Eighteen months ago Bill Comerford had four operating bars and a management company earning $6.5 million a year in sales.
But then COVID hit and government restrictions took effect -- and he watched the businesses he built over more than two decades fade away.
"It's way too late, they destroyed all the businesses," he said. "We've lost everything -- lost our homes, lost our marriages, everything with this."
Starting today, alcohol will be served in bars until midnight, while weddings can soon have up to 150 people. Shows and concerts will be allowed up to 500 people and live sports up to 1,000.
Comerford said he now only has one operating bar -- the Irish Rose Saloon -- but the business can no longer survive, nor can he afford to stay in Hawaii.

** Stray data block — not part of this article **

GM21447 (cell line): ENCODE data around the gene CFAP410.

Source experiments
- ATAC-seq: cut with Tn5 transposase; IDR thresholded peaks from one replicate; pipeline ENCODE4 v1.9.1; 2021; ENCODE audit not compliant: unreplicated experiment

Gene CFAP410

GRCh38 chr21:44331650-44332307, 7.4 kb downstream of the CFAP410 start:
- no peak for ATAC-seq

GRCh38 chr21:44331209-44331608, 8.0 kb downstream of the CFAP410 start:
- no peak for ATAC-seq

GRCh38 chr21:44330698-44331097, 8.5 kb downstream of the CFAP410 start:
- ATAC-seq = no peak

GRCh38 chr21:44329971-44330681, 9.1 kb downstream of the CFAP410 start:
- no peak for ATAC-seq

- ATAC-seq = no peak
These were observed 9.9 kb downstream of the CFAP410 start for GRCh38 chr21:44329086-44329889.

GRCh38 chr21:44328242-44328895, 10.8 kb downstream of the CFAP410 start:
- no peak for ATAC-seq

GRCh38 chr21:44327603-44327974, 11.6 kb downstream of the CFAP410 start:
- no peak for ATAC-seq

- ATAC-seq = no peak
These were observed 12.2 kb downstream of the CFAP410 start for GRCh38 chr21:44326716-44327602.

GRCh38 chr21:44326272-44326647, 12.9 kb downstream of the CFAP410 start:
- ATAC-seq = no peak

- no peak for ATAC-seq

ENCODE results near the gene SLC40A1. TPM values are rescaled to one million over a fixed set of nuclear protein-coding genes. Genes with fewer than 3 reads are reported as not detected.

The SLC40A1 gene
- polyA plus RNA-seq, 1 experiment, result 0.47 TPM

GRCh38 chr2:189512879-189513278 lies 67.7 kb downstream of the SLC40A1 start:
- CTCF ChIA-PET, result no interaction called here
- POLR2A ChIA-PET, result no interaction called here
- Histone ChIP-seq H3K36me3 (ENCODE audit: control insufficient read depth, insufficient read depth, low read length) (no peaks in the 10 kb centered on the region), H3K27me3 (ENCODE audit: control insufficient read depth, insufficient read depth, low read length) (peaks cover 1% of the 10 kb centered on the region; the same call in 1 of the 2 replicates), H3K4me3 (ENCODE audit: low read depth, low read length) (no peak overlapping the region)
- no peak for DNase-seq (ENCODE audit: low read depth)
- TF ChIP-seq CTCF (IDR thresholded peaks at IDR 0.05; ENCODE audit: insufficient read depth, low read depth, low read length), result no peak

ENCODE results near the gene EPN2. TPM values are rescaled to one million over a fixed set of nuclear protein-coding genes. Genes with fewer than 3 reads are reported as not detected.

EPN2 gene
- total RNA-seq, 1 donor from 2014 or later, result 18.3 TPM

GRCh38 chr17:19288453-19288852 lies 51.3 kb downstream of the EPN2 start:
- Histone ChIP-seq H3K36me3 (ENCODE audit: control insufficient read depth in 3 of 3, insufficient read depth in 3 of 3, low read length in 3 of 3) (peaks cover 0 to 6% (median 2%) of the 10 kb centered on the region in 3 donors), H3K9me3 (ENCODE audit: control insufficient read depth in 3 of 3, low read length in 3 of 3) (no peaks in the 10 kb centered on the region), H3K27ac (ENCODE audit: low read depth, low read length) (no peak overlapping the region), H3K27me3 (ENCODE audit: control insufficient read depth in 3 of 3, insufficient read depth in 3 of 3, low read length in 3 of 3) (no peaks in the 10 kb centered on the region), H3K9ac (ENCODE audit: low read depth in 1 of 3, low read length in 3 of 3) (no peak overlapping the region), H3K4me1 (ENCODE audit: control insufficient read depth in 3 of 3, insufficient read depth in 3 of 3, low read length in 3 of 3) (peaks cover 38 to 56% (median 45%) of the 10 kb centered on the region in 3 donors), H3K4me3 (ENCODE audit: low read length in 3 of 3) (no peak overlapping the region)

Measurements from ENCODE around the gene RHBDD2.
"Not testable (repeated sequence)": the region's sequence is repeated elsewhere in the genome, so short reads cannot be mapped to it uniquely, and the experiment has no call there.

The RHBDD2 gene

Meanwhile other struggling business owners are breathing a sigh of relief.
Julie Aragaki, owner of The Best Hawaii Wedding, said the move comes just in time.
"This allows our florists to go back to work, our photographers, our videographers," she said. "Being able to get this approved from the governor and the mayor it's a huge step for our industry."
Aragaki added while some indoor operators will still have their hands tied, it's the first step in reviving the flailing wedding industry.
And now many businesses owners can finally see a light at the end of the tunnel.
Businesses are hoping pent-up demand will slowly help them recover significant losses until the day comes when restrictions are completely lifted.
Produced in partnership with the Economic Hardship Reporting Project.